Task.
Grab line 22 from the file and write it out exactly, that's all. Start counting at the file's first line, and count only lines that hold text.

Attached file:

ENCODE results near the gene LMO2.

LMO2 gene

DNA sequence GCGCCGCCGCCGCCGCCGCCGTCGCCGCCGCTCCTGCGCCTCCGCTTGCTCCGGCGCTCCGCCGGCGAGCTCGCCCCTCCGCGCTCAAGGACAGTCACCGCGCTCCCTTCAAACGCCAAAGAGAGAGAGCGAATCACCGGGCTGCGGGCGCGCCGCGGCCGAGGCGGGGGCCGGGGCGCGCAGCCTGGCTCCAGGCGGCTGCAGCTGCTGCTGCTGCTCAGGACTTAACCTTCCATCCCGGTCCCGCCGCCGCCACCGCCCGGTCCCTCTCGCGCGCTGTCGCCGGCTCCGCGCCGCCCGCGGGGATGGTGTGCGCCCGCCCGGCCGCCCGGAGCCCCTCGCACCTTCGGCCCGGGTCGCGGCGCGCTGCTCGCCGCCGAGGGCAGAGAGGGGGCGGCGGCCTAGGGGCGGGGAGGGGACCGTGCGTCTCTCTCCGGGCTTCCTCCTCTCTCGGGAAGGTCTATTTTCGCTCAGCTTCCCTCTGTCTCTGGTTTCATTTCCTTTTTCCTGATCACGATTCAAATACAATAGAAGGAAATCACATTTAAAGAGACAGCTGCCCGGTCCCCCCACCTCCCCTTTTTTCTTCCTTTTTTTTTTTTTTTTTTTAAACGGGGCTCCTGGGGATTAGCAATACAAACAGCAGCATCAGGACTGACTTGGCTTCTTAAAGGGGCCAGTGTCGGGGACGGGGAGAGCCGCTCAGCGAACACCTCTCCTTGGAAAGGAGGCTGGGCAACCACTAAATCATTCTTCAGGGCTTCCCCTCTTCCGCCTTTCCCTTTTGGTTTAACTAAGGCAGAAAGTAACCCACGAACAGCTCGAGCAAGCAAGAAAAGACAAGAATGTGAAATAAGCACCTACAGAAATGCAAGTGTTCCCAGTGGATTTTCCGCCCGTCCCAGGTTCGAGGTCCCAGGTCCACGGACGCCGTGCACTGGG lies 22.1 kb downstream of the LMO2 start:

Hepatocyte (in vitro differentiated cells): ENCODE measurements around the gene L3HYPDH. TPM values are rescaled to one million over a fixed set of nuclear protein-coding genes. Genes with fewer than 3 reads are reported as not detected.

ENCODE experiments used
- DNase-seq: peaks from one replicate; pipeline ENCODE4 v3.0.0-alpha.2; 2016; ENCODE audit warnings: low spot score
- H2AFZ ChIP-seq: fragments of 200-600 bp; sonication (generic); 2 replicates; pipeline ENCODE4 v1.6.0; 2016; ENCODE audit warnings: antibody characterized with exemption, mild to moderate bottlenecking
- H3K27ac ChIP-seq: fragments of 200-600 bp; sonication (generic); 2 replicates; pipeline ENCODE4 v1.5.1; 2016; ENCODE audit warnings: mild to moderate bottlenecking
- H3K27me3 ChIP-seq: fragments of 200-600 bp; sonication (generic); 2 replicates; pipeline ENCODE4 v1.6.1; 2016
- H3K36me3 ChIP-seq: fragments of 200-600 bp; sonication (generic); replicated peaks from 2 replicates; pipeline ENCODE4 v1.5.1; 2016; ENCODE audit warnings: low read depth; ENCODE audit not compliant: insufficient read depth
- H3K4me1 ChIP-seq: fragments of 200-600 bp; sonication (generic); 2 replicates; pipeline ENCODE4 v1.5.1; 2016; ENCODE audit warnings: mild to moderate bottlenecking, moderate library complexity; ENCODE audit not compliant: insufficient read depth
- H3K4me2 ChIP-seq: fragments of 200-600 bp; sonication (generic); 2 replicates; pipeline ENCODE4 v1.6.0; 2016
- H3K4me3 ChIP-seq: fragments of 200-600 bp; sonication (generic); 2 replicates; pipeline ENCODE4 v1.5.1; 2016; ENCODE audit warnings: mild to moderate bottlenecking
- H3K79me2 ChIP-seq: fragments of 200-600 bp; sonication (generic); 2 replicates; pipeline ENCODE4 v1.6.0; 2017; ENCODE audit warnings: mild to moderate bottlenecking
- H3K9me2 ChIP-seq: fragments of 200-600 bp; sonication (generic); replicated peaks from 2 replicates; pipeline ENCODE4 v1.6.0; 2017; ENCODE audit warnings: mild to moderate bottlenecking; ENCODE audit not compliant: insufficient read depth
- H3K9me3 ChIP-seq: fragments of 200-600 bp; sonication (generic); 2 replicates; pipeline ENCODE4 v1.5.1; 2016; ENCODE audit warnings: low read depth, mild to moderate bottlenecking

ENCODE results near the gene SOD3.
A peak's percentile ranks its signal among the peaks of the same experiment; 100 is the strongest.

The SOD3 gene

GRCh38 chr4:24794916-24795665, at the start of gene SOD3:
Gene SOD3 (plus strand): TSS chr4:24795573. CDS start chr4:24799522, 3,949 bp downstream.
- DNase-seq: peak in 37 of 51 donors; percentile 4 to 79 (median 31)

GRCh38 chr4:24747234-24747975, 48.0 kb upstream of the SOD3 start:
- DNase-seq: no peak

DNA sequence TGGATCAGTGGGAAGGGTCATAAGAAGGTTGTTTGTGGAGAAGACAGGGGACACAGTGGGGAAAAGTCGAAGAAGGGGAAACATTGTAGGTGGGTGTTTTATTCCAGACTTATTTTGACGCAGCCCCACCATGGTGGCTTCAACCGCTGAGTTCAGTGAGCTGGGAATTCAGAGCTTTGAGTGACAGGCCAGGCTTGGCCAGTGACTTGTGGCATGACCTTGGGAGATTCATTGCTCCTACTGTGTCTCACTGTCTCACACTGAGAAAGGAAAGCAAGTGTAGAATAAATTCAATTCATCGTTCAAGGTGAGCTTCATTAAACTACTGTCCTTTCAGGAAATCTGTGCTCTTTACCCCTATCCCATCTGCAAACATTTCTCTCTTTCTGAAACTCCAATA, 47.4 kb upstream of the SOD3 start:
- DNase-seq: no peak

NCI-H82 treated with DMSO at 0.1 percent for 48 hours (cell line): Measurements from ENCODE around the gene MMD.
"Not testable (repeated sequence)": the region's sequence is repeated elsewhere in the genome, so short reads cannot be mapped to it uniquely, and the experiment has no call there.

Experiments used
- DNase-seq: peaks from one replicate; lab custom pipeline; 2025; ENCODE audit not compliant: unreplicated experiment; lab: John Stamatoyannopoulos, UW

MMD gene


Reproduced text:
- DNase-seq: peak in 37 of 51 donors; percentile 4 to 79 (median 31)